Thursday 25 May 2017 4:48pm
The first ever Class 1 clinical trial of the drug cannabidiol has shown it is effective at reducing convulsive seizures in a severe type of epilepsy in children.
The Dravet syndrome is a severe childhood epilepsy disorder associated with drug-resistant seizures, developmental delay, and a high mortality rate.
The results of this study have just been published in a paper in the New England Journal of Medicine.
The only New Zealander on the project, Associate Professor Lynette Sadleir is an epilepsy researcher and paediatric neurologist at the University of Otago, Wellington.
“This study is significant because it is the first scientific clinical evidence we have of an effect of a plant-derived cannabinoid therapeutic medication on epilepsy. Previous reports of effects, widely reported in the media, were of individual children and it was unclear if these reflected a true effect for children in general with this type of epilepsy,” she says.
Associate Professor Sadleir’s expertise is in diagnosing children with specific types of epilepsy. She was part of an international team (Cannabidiol in Dravet Syndrome Study Group) whose role was to confirm for the trial that the children included in the study did indeed have Dravet Syndrome.
“Seizures are difficult to control in the Dravet Syndrome. It is a rare genetic form of epilepsy that we have been doing a lot of research on. This syndrome is a result primarily of loss-of-function of a sodium channel in the brain caused by mutations of a specific gene, called SCN1A,” says Associate Professor Sadleir.
For this multinational double-blind, placebo-controlled trial, 120 children and young adults with the Dravet syndrome and drug-resistant seizures received either cannabidiol oral solution or placebo, in addition to standard anti-epileptic treatment. The primary end point was the change in convulsive-seizure frequency over a 14-week treatment period, as compared with a four-week baseline period.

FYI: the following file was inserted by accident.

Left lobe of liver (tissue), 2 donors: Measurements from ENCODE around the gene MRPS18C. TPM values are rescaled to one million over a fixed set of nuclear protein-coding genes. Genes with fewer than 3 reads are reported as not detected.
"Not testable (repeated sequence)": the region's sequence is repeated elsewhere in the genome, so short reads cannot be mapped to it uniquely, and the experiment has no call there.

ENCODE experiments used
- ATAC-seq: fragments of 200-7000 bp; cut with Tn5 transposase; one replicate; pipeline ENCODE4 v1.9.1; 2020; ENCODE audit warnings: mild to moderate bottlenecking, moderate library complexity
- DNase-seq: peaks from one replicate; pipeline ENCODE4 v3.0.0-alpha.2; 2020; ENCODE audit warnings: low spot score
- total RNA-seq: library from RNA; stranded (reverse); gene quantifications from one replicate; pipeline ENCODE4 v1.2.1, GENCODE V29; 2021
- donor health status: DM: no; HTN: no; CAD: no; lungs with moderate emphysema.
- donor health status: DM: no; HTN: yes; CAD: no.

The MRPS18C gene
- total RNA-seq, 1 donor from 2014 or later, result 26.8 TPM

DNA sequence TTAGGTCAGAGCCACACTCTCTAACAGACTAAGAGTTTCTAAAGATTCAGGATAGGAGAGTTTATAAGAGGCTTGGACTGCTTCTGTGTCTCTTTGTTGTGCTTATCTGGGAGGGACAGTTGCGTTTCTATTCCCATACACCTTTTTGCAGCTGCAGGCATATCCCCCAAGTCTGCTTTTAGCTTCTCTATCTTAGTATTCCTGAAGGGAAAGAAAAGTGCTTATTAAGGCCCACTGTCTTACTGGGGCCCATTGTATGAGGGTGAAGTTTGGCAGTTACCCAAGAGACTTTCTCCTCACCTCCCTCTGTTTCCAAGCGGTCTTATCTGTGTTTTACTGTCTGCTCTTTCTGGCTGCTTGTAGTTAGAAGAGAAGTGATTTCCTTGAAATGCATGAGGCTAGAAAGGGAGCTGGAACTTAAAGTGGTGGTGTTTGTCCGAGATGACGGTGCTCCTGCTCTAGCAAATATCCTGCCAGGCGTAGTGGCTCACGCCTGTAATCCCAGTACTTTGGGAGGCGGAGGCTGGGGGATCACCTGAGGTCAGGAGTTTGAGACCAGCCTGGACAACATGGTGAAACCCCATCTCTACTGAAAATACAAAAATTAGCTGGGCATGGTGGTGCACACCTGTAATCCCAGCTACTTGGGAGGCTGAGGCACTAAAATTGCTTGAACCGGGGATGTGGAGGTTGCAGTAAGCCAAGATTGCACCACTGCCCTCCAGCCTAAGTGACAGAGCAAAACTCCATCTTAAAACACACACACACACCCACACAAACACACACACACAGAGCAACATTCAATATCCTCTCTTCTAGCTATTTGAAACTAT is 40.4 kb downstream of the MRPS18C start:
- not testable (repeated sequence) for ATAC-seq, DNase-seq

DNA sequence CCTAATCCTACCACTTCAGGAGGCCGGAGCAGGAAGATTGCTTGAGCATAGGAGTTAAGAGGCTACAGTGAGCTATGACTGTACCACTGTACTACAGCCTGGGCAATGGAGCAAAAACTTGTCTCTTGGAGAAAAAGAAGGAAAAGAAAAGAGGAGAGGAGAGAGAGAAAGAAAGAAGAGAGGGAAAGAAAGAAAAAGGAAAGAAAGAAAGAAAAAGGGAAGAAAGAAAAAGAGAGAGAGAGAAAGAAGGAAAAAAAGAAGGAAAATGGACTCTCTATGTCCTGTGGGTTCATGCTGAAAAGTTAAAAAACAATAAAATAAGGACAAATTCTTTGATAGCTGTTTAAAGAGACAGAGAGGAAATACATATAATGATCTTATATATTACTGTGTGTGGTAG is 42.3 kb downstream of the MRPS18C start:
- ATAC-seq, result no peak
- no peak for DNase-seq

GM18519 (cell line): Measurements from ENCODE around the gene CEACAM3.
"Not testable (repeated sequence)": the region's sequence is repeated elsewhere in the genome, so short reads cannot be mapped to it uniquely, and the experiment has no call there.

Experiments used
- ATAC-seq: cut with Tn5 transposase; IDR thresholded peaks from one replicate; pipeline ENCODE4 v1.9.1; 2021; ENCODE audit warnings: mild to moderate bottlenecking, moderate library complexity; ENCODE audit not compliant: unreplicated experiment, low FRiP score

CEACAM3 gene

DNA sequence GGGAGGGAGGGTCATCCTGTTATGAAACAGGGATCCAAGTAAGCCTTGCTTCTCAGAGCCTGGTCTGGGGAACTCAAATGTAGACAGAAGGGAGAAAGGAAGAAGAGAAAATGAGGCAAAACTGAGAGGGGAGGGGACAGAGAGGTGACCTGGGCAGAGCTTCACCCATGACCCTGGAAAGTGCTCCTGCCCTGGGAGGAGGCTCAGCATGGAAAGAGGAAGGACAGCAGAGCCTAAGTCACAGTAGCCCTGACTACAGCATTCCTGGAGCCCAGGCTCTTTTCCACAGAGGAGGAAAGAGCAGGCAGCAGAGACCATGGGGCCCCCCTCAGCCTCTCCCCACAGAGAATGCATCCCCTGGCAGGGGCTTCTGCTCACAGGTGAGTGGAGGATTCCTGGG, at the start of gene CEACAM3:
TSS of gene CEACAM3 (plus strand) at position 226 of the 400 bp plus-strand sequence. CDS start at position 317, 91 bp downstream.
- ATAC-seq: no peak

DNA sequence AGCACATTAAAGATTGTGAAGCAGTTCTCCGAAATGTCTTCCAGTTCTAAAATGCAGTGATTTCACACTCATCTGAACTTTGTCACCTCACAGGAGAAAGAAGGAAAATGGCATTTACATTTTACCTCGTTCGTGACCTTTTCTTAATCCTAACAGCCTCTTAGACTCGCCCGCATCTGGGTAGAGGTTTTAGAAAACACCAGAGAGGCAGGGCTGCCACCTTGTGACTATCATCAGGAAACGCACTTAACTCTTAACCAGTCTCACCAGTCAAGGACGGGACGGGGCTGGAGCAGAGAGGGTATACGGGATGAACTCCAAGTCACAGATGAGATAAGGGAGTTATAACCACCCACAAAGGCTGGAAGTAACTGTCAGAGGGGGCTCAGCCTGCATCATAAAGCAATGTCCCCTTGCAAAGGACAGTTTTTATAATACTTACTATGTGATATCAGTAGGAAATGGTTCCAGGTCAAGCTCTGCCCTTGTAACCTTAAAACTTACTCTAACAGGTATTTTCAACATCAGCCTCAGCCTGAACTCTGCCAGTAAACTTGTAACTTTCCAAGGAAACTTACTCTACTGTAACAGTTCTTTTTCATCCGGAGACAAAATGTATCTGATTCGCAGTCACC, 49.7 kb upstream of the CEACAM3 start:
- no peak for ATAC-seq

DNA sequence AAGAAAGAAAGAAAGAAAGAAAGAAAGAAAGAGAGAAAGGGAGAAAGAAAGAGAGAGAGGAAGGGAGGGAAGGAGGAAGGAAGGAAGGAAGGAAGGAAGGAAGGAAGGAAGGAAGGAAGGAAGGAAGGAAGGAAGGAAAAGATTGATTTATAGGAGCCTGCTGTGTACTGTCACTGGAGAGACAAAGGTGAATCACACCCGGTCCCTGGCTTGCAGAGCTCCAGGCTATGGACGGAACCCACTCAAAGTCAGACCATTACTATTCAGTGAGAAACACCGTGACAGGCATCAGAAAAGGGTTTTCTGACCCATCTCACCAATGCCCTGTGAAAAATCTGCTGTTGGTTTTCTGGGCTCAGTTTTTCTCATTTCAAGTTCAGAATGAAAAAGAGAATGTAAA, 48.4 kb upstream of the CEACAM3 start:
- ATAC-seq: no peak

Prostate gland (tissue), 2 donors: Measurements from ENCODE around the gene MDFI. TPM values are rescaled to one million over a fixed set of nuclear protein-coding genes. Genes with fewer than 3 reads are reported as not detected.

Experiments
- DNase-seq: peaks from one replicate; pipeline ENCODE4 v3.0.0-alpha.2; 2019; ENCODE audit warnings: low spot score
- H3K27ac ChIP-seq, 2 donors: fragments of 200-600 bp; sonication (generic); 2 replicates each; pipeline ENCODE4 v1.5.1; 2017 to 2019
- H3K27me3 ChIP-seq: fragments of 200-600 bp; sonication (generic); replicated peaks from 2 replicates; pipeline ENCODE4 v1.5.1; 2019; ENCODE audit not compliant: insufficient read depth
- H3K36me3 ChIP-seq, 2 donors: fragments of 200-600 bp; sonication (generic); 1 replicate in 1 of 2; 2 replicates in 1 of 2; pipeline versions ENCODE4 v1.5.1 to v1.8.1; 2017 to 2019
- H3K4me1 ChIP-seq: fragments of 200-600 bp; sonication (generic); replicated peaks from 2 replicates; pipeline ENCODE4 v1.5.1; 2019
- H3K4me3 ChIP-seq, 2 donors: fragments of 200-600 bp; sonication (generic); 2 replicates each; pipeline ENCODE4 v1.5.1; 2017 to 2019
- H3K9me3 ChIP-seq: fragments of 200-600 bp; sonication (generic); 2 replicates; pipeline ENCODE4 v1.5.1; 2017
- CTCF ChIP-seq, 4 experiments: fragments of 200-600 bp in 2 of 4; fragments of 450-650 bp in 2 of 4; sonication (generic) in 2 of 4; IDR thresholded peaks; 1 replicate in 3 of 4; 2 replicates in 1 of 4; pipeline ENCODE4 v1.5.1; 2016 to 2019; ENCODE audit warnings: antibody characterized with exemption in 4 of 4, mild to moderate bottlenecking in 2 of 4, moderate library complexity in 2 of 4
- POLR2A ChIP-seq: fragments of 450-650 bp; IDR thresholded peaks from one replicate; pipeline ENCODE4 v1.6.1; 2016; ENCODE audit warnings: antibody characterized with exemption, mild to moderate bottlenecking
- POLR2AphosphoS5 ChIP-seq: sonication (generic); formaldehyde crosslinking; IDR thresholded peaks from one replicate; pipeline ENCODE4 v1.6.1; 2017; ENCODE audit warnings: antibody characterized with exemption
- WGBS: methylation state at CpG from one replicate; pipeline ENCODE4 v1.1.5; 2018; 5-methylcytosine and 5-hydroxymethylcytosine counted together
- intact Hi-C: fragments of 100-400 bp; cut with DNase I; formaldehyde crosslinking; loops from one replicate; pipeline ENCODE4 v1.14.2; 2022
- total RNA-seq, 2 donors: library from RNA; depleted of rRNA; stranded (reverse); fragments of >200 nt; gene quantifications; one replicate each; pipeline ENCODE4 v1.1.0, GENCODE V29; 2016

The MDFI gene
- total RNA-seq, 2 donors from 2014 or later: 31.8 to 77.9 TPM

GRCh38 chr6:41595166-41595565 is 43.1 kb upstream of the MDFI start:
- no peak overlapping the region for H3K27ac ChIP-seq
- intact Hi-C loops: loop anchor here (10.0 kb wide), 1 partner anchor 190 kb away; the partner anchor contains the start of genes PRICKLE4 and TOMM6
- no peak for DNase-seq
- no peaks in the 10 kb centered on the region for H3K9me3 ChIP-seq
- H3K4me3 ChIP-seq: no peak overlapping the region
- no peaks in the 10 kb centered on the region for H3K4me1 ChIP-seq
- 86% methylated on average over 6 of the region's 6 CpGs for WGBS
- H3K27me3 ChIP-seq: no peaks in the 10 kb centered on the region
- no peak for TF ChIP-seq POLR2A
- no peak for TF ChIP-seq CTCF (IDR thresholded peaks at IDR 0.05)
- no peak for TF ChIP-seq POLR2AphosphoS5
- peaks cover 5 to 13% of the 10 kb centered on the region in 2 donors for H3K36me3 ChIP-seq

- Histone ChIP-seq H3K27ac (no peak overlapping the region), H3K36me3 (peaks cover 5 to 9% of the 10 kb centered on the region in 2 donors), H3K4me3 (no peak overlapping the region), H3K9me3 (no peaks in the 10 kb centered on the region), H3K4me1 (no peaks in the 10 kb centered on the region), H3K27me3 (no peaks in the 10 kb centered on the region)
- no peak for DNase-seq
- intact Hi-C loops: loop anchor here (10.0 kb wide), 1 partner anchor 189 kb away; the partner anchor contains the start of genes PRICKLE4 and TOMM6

“We found that convulsive seizures in children on the cannabidiol decreased from 12 to six seizures per month, while those children taking placebo only decreased from 15 to 14 seizures per month. In addition, five per cent of children became seizure free on cannabidiol, while no child became seizure free on placebo.”
“The children taking cannabidiol did however have more reported side effects than those on placebo, including diarrhoea, vomiting, fatigue, fever, sleepiness and abnormal liver function,” says Associate Professor Sadleir.
“These were so significant that thirteen per cent of the children taking cannabidiol withdrew from the study due to side effects.
“It is important to remember that the medication used in this trial was a 97 per cent pure cannabidiol pharmaceutical grade medication and the results cannot be extrapolated to non-pharmaceutical grade products. Also, this was a brief trial lasting only three months so we do not know what the long-term effects of this medication on a child’s developing brain might be.
“More research is needed but this trial is a positive beginning to our understanding of how cannabidiol may help children with this severe epilepsy.”
Details of the Cannabidiol in Dravet Syndrome Study Group are provided in the Supplementary Appendix, available at NEJM.org.
For further information, contact:
Associate Professor Lynette Sadleir
University of Otago, Wellington
Tel: 64 4 385 5999 ext 6138
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